Riding around the driveway, it felt good, different but good. Now I have to get it out on the trail to see if that different is really good or not. Of course, the next step would be to just lower on the stem. I will wait on that one. I have never felt like I got this bike dialed in before I started racing it. It has great legs but I just haven't found it's sweet spot for me and my big behind.
Of course, geared I think the bike will excel and to that end all I need right now is the hanger I ordered from Misfit and a new chain. And when that happens it looks like I may find myself without a Single Speed mountain bike to ride for the first time in five years - yikes! Of course I do have my sights on some new frames like the Vassago Jabberwocky and the Salsa El Mariachi.
Aside from the cute marketing on Vassago's website, the Jabberwocky appeals to me as a no-nonsense, single speed, steel, 29er that is made to be ridden long and hard. It has horizontal drops and tensioners built right in, something I wish the Qball had and is why I must have them on the next bike. Of course a Surly Tugnut took care of all my tensioning needs on the Qball but I hate having to go after market. The only drawback that I have read so far on the Jabberwocky is that the tenioner is not so hot with QR wheels. No biggie, I have a bolt on 29er wheel I can use, in fact I have two wheel sets that I am not using at the moment. I don't like to get rid of (sell) things in case I might need something in the future.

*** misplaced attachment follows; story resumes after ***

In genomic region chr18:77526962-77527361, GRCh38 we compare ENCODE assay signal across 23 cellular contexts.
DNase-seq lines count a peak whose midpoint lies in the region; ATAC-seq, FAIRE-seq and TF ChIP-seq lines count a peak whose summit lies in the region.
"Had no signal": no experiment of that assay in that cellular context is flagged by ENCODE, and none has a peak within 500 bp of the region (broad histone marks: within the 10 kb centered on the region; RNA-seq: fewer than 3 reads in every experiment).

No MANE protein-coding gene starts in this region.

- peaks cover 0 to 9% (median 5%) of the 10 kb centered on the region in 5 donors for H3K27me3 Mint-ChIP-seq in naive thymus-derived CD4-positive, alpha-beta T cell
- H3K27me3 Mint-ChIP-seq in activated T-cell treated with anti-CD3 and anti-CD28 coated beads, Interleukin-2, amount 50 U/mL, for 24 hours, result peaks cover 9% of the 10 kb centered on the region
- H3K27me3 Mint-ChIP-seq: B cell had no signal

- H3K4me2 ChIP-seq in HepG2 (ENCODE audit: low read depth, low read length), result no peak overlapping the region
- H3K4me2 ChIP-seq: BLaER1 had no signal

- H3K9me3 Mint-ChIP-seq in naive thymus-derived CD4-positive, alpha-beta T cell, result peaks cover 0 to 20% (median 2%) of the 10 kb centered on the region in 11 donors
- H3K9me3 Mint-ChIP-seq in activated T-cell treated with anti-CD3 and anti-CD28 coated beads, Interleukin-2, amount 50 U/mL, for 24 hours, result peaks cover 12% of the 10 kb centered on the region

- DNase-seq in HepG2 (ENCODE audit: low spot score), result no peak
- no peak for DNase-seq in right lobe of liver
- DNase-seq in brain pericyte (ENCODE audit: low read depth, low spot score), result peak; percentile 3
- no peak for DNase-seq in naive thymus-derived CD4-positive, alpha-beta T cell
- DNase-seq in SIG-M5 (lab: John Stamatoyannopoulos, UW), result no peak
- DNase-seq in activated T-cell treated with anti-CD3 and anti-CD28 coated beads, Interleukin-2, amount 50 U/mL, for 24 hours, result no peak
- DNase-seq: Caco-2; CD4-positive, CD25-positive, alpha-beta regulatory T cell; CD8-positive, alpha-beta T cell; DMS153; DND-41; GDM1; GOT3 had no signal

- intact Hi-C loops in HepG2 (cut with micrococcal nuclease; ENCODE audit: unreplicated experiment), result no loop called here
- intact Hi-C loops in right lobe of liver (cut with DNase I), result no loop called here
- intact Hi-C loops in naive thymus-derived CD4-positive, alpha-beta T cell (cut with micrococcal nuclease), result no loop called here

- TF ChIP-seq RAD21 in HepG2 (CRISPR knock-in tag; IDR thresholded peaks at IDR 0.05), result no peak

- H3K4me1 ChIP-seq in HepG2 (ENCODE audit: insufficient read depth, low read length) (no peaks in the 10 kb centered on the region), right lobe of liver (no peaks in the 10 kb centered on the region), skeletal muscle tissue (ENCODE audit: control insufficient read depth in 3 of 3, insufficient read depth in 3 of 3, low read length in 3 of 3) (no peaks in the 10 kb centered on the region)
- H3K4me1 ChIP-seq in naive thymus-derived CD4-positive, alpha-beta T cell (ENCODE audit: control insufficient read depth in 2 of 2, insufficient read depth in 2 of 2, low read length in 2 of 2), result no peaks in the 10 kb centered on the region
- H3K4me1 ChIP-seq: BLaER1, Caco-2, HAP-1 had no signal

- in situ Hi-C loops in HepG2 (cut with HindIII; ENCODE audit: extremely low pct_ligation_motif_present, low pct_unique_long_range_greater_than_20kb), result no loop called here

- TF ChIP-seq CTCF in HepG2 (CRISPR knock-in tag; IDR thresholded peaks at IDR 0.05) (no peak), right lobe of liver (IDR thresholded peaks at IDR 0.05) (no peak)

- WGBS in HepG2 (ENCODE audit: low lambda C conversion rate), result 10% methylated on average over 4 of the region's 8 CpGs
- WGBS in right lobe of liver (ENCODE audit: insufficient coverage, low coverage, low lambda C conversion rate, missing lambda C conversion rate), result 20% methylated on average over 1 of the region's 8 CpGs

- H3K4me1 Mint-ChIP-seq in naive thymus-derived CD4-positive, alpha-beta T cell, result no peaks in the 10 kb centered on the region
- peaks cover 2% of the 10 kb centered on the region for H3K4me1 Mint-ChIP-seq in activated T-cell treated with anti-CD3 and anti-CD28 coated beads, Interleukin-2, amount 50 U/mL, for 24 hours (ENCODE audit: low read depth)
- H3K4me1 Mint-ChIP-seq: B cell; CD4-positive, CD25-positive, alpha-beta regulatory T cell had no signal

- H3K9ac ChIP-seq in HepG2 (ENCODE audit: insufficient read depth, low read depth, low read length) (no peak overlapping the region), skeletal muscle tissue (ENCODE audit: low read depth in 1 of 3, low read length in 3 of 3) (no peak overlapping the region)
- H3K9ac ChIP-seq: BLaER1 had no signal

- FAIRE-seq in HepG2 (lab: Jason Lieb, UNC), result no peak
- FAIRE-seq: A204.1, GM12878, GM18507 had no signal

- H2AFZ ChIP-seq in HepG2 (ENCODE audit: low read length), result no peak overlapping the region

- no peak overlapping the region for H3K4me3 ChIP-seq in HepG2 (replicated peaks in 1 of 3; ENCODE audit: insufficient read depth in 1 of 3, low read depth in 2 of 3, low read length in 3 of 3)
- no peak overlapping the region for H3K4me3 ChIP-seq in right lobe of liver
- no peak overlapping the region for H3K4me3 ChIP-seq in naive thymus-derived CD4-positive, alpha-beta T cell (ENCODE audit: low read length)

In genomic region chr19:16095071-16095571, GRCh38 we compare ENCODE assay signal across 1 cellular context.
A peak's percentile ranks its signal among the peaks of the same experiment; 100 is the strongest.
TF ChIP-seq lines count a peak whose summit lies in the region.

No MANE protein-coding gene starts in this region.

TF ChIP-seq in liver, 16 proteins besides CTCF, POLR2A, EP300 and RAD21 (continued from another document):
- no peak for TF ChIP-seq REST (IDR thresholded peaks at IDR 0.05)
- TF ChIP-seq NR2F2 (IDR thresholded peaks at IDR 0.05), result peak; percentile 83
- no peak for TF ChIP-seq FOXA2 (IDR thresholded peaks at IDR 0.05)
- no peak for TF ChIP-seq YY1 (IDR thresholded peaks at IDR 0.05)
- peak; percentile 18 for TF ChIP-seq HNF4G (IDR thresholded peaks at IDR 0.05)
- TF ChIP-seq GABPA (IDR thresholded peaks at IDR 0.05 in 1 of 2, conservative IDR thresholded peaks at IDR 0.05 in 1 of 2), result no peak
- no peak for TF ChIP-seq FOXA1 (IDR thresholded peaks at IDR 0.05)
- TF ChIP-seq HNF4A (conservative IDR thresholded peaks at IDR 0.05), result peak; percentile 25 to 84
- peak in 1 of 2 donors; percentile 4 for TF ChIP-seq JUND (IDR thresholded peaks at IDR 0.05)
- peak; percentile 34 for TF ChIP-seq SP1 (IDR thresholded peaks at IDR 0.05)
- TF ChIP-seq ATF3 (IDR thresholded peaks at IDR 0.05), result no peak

I thought that is what I was getting on the diSSent but I must of gotten the Fe mixed up with the Al frames. Don't get me wrong, I get good tension on the diSSent, it's just harder to come by. In the field, I use the water bottle trick and at home, hang the rear wheel from a hook. It would be nice to just tighten something.
The Salsa El Mariachi's unique drop design makes it the ideal bike for the best of both worlds riding that I find myself doing now, ride and race as an SS and if another frame comes along, go to gears, and then as we saw with the Dillinger, sell it. I hate selling bikes, though. This frame, however, is probably one that I would never sell because I have always wanted a Salsa and it's the type of do it all, steel frame, that I have been looking for. In fact, when you boil it down, both the El Mariachi and the Jabberwocky are essentially the same, just different price points. decisions, decisions.
Of course, any steel frame with a built in tensioner will float my boat. I have time and probably wont make a move on a new frame any time soon.